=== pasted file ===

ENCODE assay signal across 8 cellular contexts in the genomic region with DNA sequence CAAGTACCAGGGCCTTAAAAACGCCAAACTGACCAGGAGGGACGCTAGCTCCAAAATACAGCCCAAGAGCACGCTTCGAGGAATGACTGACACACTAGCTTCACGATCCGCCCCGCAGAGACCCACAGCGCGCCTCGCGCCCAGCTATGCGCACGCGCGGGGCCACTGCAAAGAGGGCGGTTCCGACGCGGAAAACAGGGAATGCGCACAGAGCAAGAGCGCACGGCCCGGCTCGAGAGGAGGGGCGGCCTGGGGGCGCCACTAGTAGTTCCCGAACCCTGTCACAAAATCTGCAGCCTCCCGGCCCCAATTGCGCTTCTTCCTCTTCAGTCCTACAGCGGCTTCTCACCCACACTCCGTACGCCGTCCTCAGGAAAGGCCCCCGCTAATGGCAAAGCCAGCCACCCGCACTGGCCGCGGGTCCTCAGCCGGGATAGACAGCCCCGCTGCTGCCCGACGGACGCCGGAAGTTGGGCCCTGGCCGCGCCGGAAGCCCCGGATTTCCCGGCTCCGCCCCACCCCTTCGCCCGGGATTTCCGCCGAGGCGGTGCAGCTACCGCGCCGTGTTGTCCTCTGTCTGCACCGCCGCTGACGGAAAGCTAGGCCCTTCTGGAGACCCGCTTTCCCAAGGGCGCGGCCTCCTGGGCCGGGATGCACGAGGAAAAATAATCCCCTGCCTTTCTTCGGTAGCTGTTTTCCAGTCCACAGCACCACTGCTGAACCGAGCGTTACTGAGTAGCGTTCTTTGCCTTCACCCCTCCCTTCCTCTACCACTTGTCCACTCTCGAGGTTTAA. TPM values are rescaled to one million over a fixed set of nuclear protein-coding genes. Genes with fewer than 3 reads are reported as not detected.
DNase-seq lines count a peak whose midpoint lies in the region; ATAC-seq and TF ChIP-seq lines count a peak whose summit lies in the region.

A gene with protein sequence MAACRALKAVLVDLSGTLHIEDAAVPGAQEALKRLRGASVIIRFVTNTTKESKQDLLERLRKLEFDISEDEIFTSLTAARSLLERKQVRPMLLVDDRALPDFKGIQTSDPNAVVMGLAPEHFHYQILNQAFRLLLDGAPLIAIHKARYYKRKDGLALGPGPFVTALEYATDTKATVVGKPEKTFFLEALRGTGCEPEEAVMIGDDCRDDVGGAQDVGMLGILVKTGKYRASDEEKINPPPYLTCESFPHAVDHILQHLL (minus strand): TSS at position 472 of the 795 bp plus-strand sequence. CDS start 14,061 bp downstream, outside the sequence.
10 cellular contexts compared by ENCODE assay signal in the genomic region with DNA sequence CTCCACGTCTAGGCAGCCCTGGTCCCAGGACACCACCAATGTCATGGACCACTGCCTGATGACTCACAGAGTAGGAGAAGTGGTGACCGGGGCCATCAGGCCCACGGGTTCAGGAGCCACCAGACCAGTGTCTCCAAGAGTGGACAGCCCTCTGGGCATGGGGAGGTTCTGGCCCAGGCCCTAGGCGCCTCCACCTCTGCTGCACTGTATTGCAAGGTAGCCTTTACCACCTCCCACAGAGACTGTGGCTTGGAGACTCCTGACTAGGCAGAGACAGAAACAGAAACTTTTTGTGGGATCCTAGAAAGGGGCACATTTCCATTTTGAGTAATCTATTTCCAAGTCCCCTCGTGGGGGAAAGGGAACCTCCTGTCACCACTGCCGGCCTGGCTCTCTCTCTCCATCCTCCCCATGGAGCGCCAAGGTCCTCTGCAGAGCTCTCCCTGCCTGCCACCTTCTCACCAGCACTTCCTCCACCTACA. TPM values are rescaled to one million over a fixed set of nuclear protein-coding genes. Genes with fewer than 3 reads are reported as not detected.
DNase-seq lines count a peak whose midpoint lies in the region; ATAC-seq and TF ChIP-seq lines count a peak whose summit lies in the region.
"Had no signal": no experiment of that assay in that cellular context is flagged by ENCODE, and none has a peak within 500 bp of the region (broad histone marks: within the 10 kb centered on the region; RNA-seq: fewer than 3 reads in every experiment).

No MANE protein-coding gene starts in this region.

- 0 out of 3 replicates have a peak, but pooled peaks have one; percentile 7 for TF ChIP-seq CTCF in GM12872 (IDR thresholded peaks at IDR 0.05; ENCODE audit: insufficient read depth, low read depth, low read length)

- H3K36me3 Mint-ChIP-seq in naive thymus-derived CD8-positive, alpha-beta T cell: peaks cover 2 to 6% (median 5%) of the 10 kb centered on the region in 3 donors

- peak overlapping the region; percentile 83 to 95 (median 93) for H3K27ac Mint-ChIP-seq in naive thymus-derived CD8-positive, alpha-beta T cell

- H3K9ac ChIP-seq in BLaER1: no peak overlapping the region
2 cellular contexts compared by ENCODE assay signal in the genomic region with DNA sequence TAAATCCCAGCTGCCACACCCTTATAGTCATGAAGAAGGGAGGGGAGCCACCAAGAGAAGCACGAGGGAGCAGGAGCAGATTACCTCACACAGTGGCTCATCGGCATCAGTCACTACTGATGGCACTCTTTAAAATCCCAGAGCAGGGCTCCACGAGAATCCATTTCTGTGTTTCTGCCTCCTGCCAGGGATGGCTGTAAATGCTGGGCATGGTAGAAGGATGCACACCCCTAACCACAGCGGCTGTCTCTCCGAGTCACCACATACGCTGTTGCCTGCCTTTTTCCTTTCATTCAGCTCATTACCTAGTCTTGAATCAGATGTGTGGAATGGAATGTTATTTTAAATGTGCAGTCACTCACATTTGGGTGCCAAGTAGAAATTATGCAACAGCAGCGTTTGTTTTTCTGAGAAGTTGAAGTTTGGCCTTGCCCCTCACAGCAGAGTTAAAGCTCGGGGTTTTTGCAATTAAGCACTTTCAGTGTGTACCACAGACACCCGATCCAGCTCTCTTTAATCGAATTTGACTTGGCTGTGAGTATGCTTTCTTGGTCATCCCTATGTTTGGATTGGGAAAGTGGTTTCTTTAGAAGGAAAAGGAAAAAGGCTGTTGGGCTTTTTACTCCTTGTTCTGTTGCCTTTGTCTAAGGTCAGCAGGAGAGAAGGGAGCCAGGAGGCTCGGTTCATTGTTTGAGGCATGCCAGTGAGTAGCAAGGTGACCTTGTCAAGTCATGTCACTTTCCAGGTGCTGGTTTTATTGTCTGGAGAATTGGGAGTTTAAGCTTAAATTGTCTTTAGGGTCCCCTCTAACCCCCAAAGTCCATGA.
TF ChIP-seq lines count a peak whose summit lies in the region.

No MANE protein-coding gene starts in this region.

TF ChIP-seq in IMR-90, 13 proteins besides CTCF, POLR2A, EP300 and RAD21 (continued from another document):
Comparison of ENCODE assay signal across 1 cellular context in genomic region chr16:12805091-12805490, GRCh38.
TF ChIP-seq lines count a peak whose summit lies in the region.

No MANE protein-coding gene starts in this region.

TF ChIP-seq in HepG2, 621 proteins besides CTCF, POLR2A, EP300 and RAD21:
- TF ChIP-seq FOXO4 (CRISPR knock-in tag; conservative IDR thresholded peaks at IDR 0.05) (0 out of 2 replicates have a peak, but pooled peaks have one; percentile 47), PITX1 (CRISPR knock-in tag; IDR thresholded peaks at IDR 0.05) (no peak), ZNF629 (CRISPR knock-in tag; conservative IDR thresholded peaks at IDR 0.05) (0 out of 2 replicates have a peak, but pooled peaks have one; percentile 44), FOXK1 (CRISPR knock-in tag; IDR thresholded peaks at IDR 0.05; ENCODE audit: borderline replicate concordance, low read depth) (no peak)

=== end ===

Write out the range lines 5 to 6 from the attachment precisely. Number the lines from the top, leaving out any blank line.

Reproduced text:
DNase-seq lines count a peak whose midpoint lies in the region; ATAC-seq and TF ChIP-seq lines count a peak whose summit lies in the region.
"Had no signal": no experiment of that assay in that cellular context is flagged by ENCODE, and none has a peak within 500 bp of the region (broad histone marks: within the 10 kb centered on the region; RNA-seq: fewer than 3 reads in every experiment).